Nothing is Impossible

Rabbi Mark Greenberg Torah Portions 2 Comments

Nothing is ImpossibleThis week we have several well-known events within Abraham’s life.  We start off in Genesis 18 where Abraham is minding his own business, tending to his household while on the journey that ADONAI told him to embark upon, and all of the sudden there are three visitors approaching his tents! Many suppose that these visitors are what’s called a theophany: a manifestation or appearance of God as a person. Abraham treats his visitors as such. He prepares a feast grand enough for a king and greets them with hospitality good enough for royalty. Sarah, Abraham’s wife, listens in on their conversations and is caught off guard when she hear them prophesy of a son to come from Sarah. She laughs. She believed that this promise was impossible due to her age and the age of her husband.

Of course in Genesis 21 we see this promise come to pass as Sarah becomes pregnant and births Isaac. Her response is priceless:

So Sarah said, “God has made laughter for me! Everyone who hears will laugh with me.” She also said, “Who would have said to Abraham, ‘Sarah has nursed children’? For I have given birth to a son in his old age!” Genesis 21:6-7 TLV

Interestingly enough, this pattern continues in Chapter 22. Years later, God asks Abraham to offer his son Isaac as a burnt offering. Now although God’s character never allows human blood sacrifice, Abraham proceeds with what God asks of him. Maybe Abraham was thinking, “There is no way God would want me to take my only son whom I love and kill him? Would He?” Abraham’s thoughts and heart-attitude really isn’t clear in the text, but his actions definitely are.

To make the situation even more taxing is how Isaac questions his father in verse 7: “He said, ‘Look. Here’s the fire and the wood. But where’s the lamb for a burnt offering?'” Even Isaac is feeling like there is something missing in the equation – something that just doesn’t make sense.

Yet, perhaps what truly shows Abraham’s attitude is his response in verse 8: “Abraham said, ‘God will provide for Himself a lamb for a burnt offering, my son.'” Abraham makes this level of faith seem easy but, again, we don’t know is what is truly going on in his head. Regardless, at the top of the mountain, as Abraham lifts his knife to kill his son, an angel stops him, tells him to not hurt his son and congratulates him for having the faith do and believe for the impossible. God even provides a ram trapped in thick bushes for a proper sacrifice! How amazing is that?

It is always within God’s character to surprise and delight us even when we don’t have the faith ourselves. Whether it’s something as huge as finally having a longed-for child, or something as simple as favor at a job interview that you don’t meet all the qualifications for, God’s reality is so much bigger than our own. By this point in the story, we should know the answer to this question: Is anything too hard for God?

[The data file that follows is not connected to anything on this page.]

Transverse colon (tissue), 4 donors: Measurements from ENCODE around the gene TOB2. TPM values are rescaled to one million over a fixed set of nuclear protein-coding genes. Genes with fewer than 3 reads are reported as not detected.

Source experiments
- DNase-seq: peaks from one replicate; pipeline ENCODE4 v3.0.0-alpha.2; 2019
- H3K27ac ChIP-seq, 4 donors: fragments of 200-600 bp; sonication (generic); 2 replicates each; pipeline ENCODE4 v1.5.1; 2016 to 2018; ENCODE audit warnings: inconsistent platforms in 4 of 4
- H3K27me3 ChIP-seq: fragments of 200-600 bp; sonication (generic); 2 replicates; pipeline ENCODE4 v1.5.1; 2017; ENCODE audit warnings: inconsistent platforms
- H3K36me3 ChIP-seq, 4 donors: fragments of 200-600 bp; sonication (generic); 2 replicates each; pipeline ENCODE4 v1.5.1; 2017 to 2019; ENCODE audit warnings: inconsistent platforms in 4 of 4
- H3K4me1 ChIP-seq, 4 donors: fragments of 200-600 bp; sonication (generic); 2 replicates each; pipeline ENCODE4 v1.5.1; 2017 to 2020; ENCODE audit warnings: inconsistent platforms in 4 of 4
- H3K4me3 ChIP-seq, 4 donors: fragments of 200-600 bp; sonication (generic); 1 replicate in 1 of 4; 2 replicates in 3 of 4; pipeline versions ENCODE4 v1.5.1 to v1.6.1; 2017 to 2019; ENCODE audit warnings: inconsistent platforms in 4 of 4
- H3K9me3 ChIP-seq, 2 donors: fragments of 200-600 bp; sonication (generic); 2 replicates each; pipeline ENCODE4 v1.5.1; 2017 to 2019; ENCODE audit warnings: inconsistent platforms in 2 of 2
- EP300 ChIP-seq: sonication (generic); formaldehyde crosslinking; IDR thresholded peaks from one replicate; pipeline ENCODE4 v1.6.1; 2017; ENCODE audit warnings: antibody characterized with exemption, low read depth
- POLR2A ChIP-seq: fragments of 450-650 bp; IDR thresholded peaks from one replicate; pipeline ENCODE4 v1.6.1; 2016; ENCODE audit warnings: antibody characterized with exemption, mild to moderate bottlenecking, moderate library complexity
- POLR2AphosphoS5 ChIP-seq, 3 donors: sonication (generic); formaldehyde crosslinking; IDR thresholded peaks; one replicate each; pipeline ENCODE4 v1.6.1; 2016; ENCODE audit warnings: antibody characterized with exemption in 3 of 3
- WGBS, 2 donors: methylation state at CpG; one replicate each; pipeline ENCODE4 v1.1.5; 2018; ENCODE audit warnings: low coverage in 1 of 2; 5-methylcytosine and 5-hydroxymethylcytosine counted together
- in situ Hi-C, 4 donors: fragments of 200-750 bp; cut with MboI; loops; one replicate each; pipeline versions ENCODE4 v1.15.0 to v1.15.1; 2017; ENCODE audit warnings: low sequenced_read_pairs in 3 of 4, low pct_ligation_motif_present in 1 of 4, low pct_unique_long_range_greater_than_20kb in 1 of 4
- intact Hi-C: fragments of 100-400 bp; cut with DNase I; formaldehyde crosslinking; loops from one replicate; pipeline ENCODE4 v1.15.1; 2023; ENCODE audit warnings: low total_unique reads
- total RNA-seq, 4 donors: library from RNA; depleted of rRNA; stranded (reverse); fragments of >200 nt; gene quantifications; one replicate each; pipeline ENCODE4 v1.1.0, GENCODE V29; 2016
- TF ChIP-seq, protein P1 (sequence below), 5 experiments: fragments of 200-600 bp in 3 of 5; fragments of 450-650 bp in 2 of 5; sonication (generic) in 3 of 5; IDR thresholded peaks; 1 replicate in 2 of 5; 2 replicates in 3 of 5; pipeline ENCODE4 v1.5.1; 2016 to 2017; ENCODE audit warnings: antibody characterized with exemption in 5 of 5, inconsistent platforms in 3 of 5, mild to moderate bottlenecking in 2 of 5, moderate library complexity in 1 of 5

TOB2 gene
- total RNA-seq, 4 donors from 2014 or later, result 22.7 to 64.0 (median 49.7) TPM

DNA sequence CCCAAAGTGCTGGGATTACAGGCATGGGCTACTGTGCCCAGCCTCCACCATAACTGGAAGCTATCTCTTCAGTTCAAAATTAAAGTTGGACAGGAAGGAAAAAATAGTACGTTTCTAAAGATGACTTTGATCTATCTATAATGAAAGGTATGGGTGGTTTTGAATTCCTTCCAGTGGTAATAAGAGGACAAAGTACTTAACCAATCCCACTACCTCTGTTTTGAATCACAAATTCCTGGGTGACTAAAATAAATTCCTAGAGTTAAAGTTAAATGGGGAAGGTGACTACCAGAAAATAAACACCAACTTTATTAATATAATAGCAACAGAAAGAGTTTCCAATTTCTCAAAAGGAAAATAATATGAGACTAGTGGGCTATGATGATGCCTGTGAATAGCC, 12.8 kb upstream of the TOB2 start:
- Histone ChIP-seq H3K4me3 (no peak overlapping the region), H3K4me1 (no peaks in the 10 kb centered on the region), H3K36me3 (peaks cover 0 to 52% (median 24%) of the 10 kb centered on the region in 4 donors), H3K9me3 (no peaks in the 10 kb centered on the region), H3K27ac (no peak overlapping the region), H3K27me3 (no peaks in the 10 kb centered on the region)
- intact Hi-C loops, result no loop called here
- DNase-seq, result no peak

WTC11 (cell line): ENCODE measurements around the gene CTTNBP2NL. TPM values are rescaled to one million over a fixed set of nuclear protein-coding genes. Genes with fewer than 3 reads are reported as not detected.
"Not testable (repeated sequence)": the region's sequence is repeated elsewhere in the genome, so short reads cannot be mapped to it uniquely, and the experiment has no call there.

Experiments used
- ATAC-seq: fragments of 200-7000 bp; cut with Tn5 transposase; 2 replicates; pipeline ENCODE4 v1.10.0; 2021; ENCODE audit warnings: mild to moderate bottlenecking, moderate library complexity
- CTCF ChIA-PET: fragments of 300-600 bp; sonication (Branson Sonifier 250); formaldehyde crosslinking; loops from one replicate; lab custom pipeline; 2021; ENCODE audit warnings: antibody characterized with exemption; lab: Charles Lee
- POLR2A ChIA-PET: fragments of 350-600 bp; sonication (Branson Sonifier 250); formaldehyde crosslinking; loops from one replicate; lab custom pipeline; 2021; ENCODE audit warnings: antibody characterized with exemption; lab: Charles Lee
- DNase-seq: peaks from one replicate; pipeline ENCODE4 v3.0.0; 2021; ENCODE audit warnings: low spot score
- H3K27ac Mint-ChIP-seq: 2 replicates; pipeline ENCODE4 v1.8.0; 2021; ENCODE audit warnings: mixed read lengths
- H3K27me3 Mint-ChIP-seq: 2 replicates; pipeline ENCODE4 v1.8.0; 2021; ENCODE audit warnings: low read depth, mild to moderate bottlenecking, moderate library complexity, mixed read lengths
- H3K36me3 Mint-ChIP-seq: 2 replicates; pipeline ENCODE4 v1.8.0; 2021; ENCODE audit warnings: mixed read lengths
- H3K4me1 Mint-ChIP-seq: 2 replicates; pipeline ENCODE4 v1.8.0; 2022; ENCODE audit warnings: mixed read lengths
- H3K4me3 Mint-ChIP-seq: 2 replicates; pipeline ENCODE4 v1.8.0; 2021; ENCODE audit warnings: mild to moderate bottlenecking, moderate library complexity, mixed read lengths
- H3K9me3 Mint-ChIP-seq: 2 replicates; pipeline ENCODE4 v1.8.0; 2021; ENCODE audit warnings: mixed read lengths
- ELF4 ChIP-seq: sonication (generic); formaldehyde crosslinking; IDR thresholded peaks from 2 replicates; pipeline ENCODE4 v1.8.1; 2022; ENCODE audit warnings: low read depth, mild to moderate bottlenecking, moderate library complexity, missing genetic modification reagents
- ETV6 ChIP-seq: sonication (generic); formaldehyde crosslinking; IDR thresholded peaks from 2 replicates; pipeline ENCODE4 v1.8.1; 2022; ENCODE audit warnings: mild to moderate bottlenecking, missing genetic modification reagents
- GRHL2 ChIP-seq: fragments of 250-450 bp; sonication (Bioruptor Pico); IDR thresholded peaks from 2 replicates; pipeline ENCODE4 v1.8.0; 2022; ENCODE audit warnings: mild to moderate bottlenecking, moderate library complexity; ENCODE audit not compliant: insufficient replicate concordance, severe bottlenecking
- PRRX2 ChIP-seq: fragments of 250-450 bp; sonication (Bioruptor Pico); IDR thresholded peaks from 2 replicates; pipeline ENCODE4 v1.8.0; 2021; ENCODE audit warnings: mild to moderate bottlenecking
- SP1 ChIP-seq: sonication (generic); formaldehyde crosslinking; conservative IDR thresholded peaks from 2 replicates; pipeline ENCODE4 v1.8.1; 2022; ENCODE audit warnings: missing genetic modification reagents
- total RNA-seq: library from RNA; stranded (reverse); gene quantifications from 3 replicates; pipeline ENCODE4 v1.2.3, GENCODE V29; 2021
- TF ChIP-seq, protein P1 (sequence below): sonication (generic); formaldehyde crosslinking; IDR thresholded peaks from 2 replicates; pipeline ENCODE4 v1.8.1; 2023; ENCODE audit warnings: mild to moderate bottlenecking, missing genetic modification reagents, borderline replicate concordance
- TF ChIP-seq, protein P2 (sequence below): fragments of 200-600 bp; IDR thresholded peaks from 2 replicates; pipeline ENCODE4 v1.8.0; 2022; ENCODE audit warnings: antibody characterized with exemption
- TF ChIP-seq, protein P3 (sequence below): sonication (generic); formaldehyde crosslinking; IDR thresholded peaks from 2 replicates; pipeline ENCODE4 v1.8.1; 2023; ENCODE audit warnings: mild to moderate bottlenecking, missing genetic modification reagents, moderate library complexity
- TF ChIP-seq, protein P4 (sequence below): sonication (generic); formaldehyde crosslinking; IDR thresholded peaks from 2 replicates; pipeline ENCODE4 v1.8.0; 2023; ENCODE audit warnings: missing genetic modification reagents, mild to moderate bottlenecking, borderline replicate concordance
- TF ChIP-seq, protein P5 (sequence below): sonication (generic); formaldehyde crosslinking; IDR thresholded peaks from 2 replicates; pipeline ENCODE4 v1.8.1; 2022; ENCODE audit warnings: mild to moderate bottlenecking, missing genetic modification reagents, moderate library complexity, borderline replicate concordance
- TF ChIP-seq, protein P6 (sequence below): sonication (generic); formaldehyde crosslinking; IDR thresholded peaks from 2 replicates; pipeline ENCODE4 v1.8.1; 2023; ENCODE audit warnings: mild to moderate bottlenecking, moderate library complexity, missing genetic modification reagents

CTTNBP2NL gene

It says in Luke 18:27, But Yeshua said, “What is impossible with men is possible with God.”

Sometimes when you are in a situation that seems dire with no way out, you just have to believe “But, God…”

It’s Sarah’s laughter that I feel is the most relatable thing in this week’s reading. How many times do we look at something and say to ourselves: “There is just no way that can happen!”? I know that for me, it happens all the time. Sometimes we have a hard time looking past our reality and focusing on God’s reality.

So here are three things that we can glean from this week’s Torah portion. If we remind ourselves of them, and make them principles for our lives, who knows what great heights God can take us to! So remember:

  1. Nothing is impossible for God
  2. The blessings of God are impacted by our attitude and actions.
  3. The combination of the Scriptures and God speaking to us by the method He chooses is always good for us. It helps us learn to wait on His answers!

God can do the impossible. It just happens in His timing, not our own. Waiting is always the hardest part. But if we can train ourselves to wait patiently, have faith in His goodness, and trust that He has a wonderful future ahead of us, then we will see His provision in our days.  Whatever you are struggling with in this life, just trust Him with all your heart, soul and strength. It doesn’t always seem like the easiest thing to do, but with practice, it can be.

And once you’ve handed over the situation to Him, the rest He will work out – for your good

About the Author
Rabbi Mark Greenberg

Rabbi Mark Greenberg

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Comments 2

  1. What a powerful revelation.I really meditated on this article throughout the week and it really changed my thoughts of impossibility. I thank God that I came across this wonderful revelation this week.

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